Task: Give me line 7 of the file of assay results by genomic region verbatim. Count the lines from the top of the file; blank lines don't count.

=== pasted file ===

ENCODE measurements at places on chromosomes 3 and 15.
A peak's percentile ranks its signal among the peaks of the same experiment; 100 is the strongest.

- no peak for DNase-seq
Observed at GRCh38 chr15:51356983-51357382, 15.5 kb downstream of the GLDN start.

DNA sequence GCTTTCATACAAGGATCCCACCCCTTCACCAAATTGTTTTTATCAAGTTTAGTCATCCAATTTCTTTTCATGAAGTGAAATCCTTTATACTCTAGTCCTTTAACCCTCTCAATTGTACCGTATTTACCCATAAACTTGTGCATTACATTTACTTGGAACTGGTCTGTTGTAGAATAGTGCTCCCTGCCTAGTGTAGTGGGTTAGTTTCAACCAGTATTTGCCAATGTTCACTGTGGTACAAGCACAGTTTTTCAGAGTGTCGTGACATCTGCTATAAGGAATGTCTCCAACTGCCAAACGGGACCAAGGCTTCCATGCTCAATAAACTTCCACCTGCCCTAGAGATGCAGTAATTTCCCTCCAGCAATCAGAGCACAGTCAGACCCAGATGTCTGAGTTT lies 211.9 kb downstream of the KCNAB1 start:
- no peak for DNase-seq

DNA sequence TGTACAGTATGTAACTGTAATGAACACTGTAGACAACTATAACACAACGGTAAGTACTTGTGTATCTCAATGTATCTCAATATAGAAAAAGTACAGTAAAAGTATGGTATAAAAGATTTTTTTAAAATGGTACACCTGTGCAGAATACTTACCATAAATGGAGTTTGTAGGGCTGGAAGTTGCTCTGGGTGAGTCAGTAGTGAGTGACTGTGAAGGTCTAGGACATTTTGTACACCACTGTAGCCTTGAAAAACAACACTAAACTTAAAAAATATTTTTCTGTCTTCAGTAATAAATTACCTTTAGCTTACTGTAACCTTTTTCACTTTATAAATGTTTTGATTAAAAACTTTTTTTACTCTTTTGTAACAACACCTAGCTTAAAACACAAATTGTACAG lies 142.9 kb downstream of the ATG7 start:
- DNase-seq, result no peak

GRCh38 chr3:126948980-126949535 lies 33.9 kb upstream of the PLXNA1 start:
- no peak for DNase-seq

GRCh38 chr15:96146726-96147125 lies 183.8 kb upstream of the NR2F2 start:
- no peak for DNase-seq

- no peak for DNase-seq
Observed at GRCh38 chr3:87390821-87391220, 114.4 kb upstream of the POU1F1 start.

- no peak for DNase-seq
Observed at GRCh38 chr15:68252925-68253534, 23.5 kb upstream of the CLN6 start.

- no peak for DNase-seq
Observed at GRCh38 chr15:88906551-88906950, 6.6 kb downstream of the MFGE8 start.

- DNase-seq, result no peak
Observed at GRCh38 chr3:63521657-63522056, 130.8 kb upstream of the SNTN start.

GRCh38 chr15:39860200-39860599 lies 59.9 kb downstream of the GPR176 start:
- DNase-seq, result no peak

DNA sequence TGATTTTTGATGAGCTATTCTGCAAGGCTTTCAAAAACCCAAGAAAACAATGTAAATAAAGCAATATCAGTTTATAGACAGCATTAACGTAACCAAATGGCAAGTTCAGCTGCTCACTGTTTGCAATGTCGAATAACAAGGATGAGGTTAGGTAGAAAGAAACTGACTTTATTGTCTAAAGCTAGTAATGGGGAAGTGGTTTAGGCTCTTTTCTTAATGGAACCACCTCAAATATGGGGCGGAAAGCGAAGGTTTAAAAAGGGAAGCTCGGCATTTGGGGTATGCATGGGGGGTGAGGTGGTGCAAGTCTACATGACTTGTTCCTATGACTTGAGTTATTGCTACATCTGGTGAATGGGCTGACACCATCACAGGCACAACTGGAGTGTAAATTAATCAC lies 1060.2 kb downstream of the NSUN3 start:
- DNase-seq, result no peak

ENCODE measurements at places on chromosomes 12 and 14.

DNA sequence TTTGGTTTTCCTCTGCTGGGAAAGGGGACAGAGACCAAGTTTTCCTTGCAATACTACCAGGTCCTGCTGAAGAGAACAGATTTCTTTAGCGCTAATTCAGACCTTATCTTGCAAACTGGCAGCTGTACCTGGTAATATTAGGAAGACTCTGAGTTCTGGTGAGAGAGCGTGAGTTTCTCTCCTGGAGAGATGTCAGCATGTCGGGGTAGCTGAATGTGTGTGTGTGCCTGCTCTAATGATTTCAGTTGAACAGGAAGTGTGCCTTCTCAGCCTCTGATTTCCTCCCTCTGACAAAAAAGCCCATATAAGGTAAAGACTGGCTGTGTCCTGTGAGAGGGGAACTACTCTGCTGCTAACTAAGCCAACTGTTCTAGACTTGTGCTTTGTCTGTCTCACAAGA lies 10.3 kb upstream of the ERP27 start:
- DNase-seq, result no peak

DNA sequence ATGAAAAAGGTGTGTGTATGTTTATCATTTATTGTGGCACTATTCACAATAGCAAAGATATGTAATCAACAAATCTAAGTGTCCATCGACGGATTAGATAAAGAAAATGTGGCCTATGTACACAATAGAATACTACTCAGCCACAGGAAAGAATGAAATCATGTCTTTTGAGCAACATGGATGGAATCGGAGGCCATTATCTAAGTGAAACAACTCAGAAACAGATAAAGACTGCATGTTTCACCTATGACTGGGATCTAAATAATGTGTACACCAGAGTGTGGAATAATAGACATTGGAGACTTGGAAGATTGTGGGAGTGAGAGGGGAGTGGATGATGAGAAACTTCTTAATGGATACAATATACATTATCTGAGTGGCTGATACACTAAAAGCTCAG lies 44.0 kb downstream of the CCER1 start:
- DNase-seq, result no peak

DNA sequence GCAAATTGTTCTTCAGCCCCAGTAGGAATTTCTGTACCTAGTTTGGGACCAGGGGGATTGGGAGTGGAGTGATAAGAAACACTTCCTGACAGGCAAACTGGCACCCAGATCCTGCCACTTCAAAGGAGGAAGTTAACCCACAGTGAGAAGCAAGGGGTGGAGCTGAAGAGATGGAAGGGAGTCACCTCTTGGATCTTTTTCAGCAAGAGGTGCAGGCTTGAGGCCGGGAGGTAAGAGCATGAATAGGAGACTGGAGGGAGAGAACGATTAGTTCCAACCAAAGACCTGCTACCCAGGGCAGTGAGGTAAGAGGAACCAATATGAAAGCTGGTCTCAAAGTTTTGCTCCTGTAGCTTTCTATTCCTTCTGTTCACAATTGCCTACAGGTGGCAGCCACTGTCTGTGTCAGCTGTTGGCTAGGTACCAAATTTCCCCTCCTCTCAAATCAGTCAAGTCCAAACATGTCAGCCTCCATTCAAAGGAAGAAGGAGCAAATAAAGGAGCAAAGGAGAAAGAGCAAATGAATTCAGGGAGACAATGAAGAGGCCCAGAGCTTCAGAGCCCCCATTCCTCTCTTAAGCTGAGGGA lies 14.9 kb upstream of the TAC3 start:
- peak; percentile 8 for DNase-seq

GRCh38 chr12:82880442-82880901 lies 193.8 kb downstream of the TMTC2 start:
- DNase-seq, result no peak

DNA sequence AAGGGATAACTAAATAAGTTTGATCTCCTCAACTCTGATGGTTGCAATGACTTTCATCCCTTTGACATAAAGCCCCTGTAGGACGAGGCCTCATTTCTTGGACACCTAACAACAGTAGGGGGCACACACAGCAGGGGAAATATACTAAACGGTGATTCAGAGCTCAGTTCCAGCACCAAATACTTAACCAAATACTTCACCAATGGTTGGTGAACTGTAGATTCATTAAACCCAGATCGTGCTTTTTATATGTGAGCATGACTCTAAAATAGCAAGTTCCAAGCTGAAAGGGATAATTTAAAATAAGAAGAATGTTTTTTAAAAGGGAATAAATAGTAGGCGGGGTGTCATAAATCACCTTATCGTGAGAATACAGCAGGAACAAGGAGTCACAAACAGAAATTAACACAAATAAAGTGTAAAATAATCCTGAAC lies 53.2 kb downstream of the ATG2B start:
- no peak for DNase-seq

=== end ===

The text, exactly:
DNA sequence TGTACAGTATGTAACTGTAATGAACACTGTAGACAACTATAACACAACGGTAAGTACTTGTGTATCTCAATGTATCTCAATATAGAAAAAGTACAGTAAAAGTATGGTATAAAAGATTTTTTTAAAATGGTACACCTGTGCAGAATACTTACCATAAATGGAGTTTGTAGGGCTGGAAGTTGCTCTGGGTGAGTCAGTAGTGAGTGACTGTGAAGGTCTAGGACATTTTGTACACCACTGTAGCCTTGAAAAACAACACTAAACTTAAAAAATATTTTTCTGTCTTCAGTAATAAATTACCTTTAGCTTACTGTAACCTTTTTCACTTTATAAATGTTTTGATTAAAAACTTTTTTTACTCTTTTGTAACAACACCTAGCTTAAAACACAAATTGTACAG lies 142.9 kb downstream of the ATG7 start: